My Lords, I thank the noble Lord, Lord Alton, for securing this debate, which, as expected, has already been high-quality in its focus on both dealing with the immediate crisis and looking at broader issues. There is absolutely no doubt that there is an immediate crisis. It is essential that every possible string is pulled and every emergency step taken to keep hunger, child stunting, desperation and fear to a minimum in the Horn of Africa, east Africa and elsewhere more broadly.
I will mostly take what might be called the longue durée view, as the noble Lord, Lord Alton, did in his powerful and clear introduction to this debate. This crisis did not start with the illegal Russian attack on Ukraine; it is a crisis with a long history of centuries of destruction of human knowledge, ecosystems and tens of millions of lives by a global political system that has concentrated wealth in the hands of a few in a few countries by a narrow and ignorant scientific orthodoxy. This system has destroyed ecosystems and farming systems that operated successfully and sustainably for millennia on principles that we would now call agroecological. It was a system that relied on terror and murder to enforce its inequalities and starvation, as the British Empire did in India with the Great Famine of 1876 to 1878. That system has now clearly failed due to the long series of disasters predating the Russian invasion, as the noble Lord, Lord Alton, set out. These disasters include, but are far from limited to, the creation of the new geological age of the Anthropocene.
In attempting to tackle the structural failures created by an extractive and exploitative political system, the work has concentrated—again unsuccessfully—on a few narrow aspects of human ingenuity and thought. There has been so little innovation in our mainstream economic, social or political thought that has been in the hands of a neoliberal consensus which has, for decades, dominated an extremely narrow band of what has been considered mainstream politics. This has even further concentrated financial resources in the hands of the few, frequently parked in extraordinarily unproductive and pointless tax havens, and robbed by a corruption that steals at least 5% of the world’s total production—a figure from the International Monetary Fund.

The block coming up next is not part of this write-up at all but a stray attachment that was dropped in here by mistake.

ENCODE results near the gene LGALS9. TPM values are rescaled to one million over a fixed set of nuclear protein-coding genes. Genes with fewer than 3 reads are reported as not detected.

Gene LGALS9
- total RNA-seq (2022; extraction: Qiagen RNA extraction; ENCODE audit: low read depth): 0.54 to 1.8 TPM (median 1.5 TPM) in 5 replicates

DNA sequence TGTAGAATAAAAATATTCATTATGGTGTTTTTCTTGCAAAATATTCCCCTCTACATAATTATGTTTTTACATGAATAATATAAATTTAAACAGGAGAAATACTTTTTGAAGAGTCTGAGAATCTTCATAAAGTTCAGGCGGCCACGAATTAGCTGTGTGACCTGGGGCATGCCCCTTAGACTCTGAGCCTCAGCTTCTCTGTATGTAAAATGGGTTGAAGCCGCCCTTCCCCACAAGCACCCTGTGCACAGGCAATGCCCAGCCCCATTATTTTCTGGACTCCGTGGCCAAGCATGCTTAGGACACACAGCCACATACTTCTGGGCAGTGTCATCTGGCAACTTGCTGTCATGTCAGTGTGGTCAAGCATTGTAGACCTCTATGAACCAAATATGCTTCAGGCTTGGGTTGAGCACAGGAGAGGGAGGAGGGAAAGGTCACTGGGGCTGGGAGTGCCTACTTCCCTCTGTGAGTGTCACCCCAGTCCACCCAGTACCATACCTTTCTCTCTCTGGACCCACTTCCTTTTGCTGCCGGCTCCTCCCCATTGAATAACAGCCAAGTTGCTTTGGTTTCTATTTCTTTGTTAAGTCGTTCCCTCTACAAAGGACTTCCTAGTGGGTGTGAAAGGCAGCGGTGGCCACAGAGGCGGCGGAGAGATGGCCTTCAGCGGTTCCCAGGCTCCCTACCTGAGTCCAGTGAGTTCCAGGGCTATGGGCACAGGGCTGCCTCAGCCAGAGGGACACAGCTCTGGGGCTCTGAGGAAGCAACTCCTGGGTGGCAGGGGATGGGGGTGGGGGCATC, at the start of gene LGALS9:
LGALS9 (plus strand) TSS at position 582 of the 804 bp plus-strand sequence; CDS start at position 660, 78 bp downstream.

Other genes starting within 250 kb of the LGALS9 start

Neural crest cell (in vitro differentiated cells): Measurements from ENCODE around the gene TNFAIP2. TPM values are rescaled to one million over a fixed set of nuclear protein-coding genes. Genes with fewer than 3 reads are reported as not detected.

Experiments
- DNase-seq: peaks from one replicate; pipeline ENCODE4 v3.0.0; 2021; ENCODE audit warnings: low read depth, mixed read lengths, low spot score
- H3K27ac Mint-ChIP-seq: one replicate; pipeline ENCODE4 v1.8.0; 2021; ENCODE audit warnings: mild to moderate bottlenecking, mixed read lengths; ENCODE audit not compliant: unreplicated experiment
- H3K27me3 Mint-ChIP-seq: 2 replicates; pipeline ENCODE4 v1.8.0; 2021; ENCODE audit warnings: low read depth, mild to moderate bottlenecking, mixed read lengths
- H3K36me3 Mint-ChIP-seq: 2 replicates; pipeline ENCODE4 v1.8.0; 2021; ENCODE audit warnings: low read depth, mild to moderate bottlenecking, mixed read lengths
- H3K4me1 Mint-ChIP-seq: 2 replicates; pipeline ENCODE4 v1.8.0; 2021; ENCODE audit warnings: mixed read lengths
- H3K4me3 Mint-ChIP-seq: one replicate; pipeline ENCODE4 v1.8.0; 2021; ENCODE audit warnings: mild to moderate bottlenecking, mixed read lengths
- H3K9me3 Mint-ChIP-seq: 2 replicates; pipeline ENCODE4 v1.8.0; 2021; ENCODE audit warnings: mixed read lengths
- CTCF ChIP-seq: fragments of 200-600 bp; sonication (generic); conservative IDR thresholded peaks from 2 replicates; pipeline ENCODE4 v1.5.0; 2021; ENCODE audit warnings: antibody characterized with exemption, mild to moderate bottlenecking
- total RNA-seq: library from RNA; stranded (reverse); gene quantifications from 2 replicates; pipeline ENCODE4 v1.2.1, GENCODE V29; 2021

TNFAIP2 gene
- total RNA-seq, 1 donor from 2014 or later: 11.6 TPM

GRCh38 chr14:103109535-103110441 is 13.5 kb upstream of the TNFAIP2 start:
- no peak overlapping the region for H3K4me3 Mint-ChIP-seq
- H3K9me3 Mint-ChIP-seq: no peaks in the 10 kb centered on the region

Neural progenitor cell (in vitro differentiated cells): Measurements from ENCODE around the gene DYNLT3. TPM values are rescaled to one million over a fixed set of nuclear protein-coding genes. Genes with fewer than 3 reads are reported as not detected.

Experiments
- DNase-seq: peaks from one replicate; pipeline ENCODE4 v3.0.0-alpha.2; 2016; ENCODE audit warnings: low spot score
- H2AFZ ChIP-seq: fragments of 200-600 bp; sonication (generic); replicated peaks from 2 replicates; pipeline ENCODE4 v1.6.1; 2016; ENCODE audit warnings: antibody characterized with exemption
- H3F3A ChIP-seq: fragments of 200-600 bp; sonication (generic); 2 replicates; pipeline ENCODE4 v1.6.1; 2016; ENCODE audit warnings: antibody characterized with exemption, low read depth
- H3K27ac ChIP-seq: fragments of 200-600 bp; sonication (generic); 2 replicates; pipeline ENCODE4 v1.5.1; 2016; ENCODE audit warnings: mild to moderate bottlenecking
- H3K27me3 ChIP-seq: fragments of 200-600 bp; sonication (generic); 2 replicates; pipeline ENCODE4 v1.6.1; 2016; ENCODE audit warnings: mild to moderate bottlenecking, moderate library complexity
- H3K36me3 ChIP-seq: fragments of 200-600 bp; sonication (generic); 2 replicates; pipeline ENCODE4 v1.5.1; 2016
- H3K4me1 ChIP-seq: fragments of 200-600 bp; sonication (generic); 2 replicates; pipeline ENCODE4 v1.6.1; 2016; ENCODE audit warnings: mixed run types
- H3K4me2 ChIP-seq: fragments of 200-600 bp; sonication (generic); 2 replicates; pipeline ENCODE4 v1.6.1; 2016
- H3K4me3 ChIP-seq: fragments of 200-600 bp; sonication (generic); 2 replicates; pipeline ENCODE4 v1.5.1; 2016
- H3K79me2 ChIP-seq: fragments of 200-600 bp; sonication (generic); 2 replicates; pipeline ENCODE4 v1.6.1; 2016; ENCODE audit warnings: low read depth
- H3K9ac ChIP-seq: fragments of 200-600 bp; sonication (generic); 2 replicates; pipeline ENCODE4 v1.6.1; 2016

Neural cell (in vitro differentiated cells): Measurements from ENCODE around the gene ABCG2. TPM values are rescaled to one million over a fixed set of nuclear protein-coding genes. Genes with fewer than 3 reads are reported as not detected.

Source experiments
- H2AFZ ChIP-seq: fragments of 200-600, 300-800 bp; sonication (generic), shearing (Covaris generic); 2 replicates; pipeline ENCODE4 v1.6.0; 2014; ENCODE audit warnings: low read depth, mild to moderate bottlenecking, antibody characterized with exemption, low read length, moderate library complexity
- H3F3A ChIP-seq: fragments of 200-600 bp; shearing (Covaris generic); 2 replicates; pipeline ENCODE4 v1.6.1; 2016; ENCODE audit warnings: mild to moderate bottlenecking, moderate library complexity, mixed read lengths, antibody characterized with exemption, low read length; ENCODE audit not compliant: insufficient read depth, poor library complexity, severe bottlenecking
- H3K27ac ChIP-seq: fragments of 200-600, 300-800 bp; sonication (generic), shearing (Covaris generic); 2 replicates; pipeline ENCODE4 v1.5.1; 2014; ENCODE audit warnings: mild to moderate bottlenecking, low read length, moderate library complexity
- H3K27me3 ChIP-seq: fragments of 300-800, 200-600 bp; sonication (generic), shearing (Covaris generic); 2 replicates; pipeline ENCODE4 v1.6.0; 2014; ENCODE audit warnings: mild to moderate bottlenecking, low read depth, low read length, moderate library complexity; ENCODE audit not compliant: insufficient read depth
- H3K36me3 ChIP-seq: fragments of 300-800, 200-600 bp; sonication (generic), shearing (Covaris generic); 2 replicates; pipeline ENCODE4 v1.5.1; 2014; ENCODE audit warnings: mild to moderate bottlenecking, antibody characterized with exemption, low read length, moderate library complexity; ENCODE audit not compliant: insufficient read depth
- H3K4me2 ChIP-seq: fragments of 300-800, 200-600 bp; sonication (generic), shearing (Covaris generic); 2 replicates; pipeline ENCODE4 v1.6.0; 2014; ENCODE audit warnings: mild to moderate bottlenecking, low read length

The noble Lord, Lord Hastings of Scarisbrick, spoke about food waste; 5% of the world’s entire resources have been wasted and stolen. Collectively, those in power have shown enormous hubris in treating soil ecosystems, of which we have had no understanding, such as inert substrates, and in assuming that, by focusing on the handful of crops that now form the majority of human diets, we would be able to tackle whatever pests and diseases nature, with its hundreds of millions of years of biological development, would throw up. Their military forces continued to support despotic dictators; Colonel Gaddafi and Saddam Hussein are two of the most frequently cited examples, but I have been reading recently about the Dominican Republic dictator Rafael Trujillo. Should an alien be unfortunate enough to land today on the island of Hispaniola, blighted by centuries of colonialism and neo-colonialism, they would get a crash course in the nature of the world that we have created—a world built on exploitation and inequality.
That exploitation, inequality and repression started close to home. I am not sure how many noble Lords know the history of why wheat became such a dominant crop: the aristocracy wanted to eat white bread because it was the posh thing to do, so peasants who wanted to grow a variety of crops were forced by feudal systems to grow only wheat—a much more dangerous and riskier crop—rather than other alternatives.
We can see a parallel in maize, a crop that came from the new world, where it was grown in ecological systems, mixed with beans and squash—yet we have brought it here and grown it at huge expense, with desperately bad human, animal and environmental impacts, to feed to animals and into our car engines. But that is all the past; we cannot change it—what we have to do now is look to the future. In the days, weeks and months ahead, we have to focus on getting people fed. We know of some ways. We have seen, at least at a trial level, the institution of universal basic income to give people cash transfers that they can use to meet their own needs and make their own choices. That is far better than imposing on them whatever food aid, often from our own resources, we think we can deliver to them.